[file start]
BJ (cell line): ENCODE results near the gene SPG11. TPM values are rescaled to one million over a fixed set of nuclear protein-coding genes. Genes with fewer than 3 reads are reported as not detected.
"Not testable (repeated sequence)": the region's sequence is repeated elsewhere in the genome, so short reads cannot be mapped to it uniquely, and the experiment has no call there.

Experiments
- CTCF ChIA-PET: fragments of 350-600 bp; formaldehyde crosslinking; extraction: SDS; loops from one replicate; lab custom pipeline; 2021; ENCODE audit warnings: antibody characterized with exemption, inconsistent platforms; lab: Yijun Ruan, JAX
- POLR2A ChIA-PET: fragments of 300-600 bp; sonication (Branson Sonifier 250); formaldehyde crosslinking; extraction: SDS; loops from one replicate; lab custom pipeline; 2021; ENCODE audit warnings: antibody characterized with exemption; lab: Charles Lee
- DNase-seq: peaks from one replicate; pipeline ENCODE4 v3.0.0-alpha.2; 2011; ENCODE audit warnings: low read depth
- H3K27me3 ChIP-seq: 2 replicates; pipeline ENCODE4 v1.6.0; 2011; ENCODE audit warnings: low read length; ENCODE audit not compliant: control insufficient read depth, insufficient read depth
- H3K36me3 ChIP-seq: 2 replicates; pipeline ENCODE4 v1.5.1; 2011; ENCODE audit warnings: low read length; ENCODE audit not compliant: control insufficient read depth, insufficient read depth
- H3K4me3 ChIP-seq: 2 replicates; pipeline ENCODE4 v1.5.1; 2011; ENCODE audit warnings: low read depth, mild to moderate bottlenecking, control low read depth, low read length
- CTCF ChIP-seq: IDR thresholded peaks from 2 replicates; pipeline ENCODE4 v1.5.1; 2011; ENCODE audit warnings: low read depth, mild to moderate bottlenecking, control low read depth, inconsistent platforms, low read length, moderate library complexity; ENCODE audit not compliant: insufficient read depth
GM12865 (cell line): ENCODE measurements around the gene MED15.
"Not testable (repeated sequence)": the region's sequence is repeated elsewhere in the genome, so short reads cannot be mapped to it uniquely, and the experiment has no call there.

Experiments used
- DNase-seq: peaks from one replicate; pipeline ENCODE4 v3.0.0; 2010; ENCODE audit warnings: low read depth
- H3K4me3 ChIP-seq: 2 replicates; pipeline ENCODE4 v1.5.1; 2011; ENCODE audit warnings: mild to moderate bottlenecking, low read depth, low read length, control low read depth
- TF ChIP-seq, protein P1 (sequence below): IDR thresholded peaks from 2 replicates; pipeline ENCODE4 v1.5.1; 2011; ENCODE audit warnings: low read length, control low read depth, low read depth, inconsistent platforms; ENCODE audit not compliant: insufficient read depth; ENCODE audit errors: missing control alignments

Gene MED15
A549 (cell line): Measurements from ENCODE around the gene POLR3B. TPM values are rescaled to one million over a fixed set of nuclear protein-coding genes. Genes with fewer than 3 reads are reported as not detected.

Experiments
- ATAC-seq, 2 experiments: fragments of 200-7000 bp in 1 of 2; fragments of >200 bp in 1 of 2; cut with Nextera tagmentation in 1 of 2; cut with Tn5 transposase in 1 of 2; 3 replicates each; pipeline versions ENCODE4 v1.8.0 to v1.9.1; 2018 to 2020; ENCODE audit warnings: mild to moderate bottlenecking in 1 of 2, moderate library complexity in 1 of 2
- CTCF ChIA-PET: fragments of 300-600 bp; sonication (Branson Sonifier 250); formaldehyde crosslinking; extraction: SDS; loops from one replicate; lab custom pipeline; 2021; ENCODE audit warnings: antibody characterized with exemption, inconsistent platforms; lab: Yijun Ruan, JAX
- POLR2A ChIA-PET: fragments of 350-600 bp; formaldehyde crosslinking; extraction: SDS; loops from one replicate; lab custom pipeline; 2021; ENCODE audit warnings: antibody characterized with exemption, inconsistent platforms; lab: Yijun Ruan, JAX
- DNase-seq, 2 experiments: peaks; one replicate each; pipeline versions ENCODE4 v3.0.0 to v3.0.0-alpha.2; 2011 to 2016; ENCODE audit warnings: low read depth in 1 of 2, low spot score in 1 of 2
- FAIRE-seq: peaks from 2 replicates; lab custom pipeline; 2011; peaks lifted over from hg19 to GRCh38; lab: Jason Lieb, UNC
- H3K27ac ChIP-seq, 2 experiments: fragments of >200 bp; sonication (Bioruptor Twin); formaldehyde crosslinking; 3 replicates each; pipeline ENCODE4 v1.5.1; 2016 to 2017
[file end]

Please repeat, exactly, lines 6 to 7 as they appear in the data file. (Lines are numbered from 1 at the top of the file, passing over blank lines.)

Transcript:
- DNase-seq: peaks from one replicate; pipeline ENCODE4 v3.0.0-alpha.2; 2011; ENCODE audit warnings: low read depth
- H3K27me3 ChIP-seq: 2 replicates; pipeline ENCODE4 v1.6.0; 2011; ENCODE audit warnings: low read length; ENCODE audit not compliant: control insufficient read depth, insufficient read depth